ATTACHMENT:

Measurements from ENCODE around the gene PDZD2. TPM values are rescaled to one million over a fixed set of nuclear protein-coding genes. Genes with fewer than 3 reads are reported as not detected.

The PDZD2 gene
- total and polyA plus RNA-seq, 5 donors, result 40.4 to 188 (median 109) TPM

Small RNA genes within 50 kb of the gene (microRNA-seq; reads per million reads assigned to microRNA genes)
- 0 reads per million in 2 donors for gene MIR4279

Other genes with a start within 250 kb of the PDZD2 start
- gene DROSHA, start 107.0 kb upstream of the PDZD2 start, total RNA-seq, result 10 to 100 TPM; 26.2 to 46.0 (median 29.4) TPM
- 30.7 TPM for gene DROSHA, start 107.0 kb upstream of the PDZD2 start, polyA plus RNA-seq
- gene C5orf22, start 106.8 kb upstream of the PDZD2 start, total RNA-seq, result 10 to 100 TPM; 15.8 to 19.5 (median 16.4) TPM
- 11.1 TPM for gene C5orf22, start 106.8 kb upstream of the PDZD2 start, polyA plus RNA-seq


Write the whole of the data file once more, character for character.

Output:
Measurements from ENCODE around the gene PDZD2. TPM values are rescaled to one million over a fixed set of nuclear protein-coding genes. Genes with fewer than 3 reads are reported as not detected.

The PDZD2 gene
- total and polyA plus RNA-seq, 5 donors, result 40.4 to 188 (median 109) TPM

Small RNA genes within 50 kb of the gene (microRNA-seq; reads per million reads assigned to microRNA genes)
- 0 reads per million in 2 donors for gene MIR4279

Other genes with a start within 250 kb of the PDZD2 start
- gene DROSHA, start 107.0 kb upstream of the PDZD2 start, total RNA-seq, result 10 to 100 TPM; 26.2 to 46.0 (median 29.4) TPM
- 30.7 TPM for gene DROSHA, start 107.0 kb upstream of the PDZD2 start, polyA plus RNA-seq
- gene C5orf22, start 106.8 kb upstream of the PDZD2 start, total RNA-seq, result 10 to 100 TPM; 15.8 to 19.5 (median 16.4) TPM
- 11.1 TPM for gene C5orf22, start 106.8 kb upstream of the PDZD2 start, polyA plus RNA-seq